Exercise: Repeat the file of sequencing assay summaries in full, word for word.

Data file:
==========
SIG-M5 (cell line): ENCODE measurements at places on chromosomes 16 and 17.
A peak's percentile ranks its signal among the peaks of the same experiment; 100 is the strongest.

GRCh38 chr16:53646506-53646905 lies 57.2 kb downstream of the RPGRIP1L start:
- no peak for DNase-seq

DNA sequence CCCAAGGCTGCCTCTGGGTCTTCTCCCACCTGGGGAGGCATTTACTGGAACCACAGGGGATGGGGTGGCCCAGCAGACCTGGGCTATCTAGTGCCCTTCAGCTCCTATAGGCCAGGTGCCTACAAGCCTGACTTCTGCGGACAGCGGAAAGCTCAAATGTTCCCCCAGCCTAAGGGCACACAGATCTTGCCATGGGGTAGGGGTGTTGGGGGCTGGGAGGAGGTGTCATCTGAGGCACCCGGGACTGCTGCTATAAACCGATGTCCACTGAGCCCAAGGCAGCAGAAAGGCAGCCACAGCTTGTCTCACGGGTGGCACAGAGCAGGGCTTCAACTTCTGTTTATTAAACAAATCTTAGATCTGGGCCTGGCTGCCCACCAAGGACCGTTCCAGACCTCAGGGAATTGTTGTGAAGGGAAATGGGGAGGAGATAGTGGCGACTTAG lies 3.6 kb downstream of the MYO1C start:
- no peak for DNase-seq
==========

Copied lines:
SIG-M5 (cell line): ENCODE measurements at places on chromosomes 16 and 17.
A peak's percentile ranks its signal among the peaks of the same experiment; 100 is the strongest.

GRCh38 chr16:53646506-53646905 lies 57.2 kb downstream of the RPGRIP1L start:
- no peak for DNase-seq

DNA sequence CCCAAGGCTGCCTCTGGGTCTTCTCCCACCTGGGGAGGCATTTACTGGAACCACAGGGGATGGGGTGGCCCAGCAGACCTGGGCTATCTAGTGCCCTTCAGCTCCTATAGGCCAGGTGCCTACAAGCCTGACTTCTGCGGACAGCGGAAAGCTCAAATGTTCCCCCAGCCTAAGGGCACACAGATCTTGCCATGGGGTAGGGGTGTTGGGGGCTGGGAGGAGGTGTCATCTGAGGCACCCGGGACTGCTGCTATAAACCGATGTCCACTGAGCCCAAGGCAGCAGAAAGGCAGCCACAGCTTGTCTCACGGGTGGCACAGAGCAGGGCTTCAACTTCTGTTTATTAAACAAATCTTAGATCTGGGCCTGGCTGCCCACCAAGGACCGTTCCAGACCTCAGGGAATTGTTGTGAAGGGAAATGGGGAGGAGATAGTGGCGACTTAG lies 3.6 kb downstream of the MYO1C start:
- no peak for DNase-seq